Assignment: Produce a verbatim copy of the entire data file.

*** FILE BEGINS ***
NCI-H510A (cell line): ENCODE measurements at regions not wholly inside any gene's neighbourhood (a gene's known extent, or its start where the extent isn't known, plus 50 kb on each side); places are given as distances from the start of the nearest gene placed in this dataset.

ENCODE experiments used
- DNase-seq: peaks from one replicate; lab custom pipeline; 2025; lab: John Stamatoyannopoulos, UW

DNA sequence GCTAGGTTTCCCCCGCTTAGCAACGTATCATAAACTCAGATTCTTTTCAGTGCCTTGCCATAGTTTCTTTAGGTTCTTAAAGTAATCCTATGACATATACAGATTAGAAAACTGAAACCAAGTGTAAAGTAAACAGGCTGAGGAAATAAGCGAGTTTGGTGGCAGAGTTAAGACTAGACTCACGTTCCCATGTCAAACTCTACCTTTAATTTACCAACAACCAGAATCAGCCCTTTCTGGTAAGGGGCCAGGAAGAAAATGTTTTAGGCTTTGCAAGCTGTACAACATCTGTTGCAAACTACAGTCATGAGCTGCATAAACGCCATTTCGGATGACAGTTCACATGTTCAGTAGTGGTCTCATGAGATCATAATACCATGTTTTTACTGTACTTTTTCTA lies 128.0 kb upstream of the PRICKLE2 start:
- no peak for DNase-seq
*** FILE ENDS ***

NCI-H510A (cell line): ENCODE measurements at regions not wholly inside any gene's neighbourhood (a gene's known extent, or its start where the extent isn't known, plus 50 kb on each side); places are given as distances from the start of the nearest gene placed in this dataset.

ENCODE experiments used
- DNase-seq: peaks from one replicate; lab custom pipeline; 2025; lab: John Stamatoyannopoulos, UW

DNA sequence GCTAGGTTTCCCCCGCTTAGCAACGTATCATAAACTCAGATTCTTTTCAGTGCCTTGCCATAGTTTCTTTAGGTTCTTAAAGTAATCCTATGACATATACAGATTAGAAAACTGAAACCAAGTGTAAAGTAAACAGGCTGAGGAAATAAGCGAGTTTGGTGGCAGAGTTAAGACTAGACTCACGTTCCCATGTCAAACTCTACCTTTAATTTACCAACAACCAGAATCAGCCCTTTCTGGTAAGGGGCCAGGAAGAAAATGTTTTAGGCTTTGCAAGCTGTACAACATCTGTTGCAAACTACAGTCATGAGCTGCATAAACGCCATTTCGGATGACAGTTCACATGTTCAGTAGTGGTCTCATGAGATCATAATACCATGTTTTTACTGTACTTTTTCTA lies 128.0 kb upstream of the PRICKLE2 start:
- no peak for DNase-seq